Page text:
Today, wildfire poses a major risk to people, property and nature around the world. A new study, carried out as part of the GrazeLIFE project, has found that grazing with large herbivores can significantly reduce this risk.
Tag: natural grazing
The next iteration of the Common Agricultural Policy (CAP) is about to be ratified. While those involved have declared it to be “greener and fairer”, there is serious concern that it will be even more destructive for climate and biodiversity. A new report from the GrazeLIFE consortium outlines how and why European policies must provide far more support for low-intensity grazing.
Concern about wildfire risk is growing around the world. Yet experience from the GrazeLIFE study area in the Greater Côa Valley in northern Portugal is demonstrating grazing by large, free-roaming herds of herbivores can be a natural solution and a low-impact way of controlling wildfire.
Invasive alien plant species form a serious challenge in many areas across Europe, where their rapid spread can severely impact ecosystems. A natural solution may be present in the form of (natural) grazing, where herbivores can suppress or even eliminate the proliferation of invasive species. In this blog, we look in more detail at the case of Amorpha fruticosa, or false indigo-bush, which causes major problems, particularly in the Danube basin, and for which extensive grazing can offer a solution.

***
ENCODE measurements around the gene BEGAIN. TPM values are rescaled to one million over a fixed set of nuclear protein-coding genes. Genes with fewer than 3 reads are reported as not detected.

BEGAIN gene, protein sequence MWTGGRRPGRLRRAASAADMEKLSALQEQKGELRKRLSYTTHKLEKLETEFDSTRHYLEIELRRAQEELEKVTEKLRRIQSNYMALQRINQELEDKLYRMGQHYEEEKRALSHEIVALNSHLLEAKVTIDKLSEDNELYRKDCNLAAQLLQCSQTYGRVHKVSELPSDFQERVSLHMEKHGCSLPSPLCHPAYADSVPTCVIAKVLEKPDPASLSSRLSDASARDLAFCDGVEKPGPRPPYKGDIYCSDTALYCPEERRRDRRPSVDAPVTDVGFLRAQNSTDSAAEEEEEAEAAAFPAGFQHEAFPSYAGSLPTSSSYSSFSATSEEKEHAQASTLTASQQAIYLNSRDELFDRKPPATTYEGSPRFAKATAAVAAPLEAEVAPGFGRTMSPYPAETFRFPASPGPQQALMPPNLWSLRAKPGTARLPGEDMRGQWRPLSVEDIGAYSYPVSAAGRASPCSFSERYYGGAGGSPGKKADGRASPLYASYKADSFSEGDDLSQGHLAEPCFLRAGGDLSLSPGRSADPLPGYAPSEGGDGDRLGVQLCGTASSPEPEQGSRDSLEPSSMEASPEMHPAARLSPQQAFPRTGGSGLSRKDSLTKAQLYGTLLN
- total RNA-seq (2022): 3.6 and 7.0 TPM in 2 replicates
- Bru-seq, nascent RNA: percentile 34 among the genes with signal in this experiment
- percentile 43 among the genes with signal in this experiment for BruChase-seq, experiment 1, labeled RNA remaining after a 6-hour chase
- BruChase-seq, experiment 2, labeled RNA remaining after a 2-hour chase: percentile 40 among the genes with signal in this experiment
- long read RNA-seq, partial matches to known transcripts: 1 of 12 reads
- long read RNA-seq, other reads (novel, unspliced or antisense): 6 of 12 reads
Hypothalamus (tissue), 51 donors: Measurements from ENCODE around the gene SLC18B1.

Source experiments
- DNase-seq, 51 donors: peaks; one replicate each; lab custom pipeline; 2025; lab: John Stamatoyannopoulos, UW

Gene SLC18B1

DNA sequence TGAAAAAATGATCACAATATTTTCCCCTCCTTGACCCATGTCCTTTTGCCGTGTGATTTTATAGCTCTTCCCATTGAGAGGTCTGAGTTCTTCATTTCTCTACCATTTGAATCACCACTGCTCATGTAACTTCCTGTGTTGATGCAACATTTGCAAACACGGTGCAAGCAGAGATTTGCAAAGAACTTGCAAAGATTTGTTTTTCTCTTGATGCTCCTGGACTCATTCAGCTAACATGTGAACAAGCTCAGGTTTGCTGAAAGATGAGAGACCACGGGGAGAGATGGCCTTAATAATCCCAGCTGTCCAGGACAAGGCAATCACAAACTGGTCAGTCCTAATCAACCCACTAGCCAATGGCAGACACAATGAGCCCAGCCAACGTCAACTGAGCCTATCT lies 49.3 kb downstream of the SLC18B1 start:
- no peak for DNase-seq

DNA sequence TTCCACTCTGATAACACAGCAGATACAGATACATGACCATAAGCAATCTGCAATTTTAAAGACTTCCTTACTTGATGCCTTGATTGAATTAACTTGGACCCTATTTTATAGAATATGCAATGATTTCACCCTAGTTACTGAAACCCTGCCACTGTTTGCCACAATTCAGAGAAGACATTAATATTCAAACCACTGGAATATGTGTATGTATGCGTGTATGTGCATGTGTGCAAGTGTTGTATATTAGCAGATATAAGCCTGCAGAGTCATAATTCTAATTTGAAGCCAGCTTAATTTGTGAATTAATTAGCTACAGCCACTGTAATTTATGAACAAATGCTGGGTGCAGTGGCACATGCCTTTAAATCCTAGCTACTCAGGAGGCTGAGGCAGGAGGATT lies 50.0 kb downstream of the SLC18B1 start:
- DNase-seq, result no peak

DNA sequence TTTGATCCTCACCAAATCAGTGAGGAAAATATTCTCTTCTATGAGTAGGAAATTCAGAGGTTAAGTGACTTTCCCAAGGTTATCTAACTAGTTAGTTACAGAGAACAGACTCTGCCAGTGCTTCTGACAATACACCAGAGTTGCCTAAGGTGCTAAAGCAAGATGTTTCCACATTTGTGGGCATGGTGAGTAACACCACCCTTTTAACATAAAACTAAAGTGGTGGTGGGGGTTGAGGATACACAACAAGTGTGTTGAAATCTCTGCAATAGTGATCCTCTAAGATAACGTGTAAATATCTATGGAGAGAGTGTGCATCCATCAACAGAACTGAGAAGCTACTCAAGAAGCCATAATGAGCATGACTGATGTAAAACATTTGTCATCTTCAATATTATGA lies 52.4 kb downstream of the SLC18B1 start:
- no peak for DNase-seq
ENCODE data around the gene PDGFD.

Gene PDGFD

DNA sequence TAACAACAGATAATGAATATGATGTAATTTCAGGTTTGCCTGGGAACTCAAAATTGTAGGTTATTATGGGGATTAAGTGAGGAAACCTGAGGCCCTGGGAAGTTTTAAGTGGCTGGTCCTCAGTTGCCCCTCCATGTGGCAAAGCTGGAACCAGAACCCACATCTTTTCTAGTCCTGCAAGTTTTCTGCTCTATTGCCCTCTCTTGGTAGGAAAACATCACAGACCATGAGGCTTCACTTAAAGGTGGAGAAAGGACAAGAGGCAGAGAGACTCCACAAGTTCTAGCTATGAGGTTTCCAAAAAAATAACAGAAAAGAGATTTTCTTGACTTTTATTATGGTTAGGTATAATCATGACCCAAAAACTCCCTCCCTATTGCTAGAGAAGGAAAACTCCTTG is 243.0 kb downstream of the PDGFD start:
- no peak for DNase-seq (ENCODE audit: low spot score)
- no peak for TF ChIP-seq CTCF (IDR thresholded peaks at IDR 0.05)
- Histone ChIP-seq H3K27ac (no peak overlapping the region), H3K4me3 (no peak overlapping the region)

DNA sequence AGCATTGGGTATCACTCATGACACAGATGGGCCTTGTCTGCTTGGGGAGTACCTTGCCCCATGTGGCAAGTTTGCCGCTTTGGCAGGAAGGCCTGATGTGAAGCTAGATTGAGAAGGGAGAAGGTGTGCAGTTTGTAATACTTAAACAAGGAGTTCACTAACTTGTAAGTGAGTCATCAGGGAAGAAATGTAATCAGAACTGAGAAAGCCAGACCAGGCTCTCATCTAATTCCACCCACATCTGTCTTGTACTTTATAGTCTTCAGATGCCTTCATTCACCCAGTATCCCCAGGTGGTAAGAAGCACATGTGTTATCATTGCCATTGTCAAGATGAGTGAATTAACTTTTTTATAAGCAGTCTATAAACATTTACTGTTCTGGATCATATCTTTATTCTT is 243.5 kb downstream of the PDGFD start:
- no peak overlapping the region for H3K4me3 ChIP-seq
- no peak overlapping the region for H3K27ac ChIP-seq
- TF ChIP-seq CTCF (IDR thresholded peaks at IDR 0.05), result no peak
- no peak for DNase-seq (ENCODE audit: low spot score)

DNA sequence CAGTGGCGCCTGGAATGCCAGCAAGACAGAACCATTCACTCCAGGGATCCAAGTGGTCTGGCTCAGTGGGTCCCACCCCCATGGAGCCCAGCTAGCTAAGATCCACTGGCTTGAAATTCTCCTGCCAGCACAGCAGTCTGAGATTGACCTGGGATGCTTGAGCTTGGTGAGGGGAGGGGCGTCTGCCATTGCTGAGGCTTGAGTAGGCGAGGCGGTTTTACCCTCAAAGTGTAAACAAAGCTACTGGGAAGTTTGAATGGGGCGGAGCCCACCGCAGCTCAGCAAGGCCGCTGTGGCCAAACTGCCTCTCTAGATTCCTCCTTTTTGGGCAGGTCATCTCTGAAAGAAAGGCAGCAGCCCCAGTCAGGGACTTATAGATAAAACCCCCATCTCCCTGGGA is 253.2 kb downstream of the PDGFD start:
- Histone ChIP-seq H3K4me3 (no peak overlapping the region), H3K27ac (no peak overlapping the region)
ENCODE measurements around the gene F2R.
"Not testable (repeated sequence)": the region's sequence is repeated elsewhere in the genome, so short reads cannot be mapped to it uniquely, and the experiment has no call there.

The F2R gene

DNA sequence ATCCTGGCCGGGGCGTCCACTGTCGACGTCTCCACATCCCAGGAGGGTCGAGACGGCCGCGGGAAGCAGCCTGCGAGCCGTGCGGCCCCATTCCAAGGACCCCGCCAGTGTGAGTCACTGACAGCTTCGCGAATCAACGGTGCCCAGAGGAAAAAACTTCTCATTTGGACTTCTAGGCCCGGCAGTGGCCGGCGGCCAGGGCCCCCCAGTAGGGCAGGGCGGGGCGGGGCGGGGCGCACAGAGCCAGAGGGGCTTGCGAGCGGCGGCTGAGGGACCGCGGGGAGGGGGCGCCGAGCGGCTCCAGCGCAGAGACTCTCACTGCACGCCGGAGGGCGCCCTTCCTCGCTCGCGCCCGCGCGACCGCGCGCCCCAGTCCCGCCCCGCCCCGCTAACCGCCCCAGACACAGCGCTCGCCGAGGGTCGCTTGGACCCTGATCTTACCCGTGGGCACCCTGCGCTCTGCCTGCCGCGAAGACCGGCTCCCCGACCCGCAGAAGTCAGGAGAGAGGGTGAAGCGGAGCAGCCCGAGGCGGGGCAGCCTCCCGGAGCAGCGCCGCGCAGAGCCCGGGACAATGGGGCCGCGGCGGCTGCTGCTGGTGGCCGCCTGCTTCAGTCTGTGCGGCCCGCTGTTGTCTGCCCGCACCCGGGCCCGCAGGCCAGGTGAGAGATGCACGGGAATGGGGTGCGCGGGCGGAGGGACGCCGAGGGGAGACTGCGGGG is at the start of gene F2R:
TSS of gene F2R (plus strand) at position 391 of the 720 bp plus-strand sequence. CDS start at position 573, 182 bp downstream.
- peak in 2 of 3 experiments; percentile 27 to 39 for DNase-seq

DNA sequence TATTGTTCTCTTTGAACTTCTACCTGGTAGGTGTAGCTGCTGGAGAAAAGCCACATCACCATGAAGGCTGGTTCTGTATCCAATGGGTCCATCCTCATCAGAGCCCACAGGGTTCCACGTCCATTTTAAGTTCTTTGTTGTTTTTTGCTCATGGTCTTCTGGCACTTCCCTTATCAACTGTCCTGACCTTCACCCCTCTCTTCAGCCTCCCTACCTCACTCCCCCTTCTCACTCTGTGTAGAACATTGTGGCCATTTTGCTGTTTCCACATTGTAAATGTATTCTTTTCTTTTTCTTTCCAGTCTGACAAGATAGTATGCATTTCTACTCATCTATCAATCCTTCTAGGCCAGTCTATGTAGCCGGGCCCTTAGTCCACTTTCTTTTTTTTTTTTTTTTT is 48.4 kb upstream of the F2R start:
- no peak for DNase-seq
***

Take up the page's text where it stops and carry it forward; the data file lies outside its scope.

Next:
From a rewilding perspective, the crossing of international borders by free-roaming horses and bovines is perfectly natural. But Europe’s existing regulatory environment often means such behaviour poses significant legal challenges. In a new GrazeLIFE report, ARK Nature and Renée Meissner of Herds and Homelands propose a range of solutions.
Held in the Gelderse Poort area of the Netherlands – an early showcase of European rewilding involving natural grazing – the three-day meeting sees GrazeLIFE project partners come together for the first time. Coordinated by Rewilding Europe, the three-year project will hopefully lead to increased EU legislative support for more natural grazing systems.
The three-year, pan-European project will evaluate the benefits of various land management models involving domesticated and wild/semi-wild herbivores. It will hopefully lead to more supportive EU policy and legislation.